O sunburned clear-eyed boys!
I stand on sidewalks and you go by with drums and guns and bugles,
You-and the flag!
And my heart tightens, a fist of something feels my throat
When you go by,
You on the kaiser hunt, you and your faces saying, 'I am ready to be killed.'

They are hunting death,
Death for the one-armed mastoid kaiser.
They are after a Hohenzollern head:
There is no man-hunt of men remembered like this.

The four big brothers are out to kill.
France, Russia, Britain, America-
The four republics are sworn brothers to kill the kaiser.

Yes, this is the great man-hunt;
And the sun has never seen till now
Such a line of toothed and tusked man-killers,
In the blue of the upper sky,
In the green of the undersea,
In the red of winter dawns.
Eating to kill,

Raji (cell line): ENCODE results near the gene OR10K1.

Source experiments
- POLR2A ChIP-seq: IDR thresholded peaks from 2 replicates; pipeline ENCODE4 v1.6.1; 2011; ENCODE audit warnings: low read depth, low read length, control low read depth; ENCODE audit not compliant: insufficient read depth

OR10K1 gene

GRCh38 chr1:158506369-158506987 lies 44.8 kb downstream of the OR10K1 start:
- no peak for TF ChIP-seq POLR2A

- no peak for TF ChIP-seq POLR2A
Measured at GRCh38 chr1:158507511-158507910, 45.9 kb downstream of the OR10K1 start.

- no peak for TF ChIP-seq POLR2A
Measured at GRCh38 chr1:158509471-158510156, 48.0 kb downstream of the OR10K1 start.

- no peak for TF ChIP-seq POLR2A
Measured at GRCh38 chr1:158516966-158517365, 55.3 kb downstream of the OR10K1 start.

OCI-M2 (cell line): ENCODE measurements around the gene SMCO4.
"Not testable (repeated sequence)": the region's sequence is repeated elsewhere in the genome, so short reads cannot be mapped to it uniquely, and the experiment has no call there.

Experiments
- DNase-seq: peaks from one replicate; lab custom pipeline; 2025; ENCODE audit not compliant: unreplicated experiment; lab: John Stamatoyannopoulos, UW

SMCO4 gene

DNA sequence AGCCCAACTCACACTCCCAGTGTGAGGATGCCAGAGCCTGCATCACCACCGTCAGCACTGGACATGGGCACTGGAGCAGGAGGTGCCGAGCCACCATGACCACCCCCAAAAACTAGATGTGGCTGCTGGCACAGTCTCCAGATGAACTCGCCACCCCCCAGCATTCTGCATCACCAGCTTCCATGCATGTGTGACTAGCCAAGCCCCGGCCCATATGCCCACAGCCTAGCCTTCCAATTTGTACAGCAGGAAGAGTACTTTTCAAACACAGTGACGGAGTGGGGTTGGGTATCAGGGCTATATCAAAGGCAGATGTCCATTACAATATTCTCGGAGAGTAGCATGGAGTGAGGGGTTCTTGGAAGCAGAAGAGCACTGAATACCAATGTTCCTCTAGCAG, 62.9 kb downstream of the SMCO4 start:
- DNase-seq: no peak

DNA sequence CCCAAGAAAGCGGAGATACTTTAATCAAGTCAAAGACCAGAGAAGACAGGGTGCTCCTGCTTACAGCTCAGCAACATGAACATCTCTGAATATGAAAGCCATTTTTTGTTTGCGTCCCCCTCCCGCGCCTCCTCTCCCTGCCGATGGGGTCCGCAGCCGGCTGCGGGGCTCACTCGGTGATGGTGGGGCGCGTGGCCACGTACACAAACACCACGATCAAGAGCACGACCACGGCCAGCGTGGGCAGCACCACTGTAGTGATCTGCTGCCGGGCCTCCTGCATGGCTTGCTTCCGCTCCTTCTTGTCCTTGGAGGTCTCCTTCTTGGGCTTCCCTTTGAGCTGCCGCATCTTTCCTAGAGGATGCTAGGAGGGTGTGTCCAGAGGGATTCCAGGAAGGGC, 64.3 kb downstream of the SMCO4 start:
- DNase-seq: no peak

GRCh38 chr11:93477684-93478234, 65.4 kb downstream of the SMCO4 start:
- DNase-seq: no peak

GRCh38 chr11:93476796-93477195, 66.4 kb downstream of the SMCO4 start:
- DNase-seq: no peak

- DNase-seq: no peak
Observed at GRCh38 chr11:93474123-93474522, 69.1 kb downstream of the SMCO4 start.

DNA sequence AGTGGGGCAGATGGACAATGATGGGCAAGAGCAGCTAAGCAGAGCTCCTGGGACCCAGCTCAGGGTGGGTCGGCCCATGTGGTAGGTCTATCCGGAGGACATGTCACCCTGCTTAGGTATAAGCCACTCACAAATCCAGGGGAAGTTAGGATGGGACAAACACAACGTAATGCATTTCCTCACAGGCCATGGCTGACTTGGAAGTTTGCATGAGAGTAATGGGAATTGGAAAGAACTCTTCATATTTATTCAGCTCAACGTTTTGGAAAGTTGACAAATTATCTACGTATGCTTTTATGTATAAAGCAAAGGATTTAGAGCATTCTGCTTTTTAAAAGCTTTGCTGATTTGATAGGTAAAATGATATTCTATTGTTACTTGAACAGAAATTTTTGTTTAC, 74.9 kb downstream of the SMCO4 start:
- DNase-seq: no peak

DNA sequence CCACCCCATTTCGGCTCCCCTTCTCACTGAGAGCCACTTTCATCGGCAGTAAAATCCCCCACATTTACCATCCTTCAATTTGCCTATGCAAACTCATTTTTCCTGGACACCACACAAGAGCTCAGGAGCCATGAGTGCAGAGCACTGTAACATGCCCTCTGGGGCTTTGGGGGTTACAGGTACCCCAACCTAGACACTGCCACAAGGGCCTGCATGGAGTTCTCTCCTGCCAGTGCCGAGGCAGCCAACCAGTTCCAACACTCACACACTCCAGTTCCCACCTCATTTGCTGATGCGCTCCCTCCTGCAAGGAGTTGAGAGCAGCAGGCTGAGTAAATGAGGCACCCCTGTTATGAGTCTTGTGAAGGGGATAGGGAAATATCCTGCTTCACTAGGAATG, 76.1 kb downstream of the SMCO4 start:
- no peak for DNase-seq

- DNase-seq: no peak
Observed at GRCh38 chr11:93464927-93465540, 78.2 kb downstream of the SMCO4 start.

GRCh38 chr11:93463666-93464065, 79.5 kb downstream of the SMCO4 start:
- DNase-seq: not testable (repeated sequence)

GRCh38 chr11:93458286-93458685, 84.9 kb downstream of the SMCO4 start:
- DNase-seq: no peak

Sleeping to kill,
Asked by their mothers to kill,
Wished by four-fifths of the world to kill-
To cut the kaiser's throat,
To hack the kaiser's head,
To hang the kaiser on a high-horizon gibbet.

And is it nothing else than this?
Three times ten million men thirsting the blood
Of a half-cracked one-armed child of the German kings?
Three times ten million men asking the blood
Of a child born with his head wrong-shaped,
The blood of rotted kings in his veins?
If this were all, O God,
I would go to the far timbers
And look on the gray wolves
Tearing the throats of moose:
I would ask a wilder drunk of blood.

Look! It is four brothers in joined hands together.
The people of bleeding France,
The people of bleeding Russia,
The people of Britain, the people of America-
These are the four brothers, these are the four republics.

At first I said it in anger as one who clenches his fist in wrath to fling his knuckles into the face of some one taunting;
Now I say it calmly as one who has thought it over and over again at night, among the mountains, by the seacombers in storm.
I say now, by God, only fighters to-day will save the world, nothing but fighters will keep alive the names of those who left red prints of bleeding feet at Valley Forge in Christmas snow.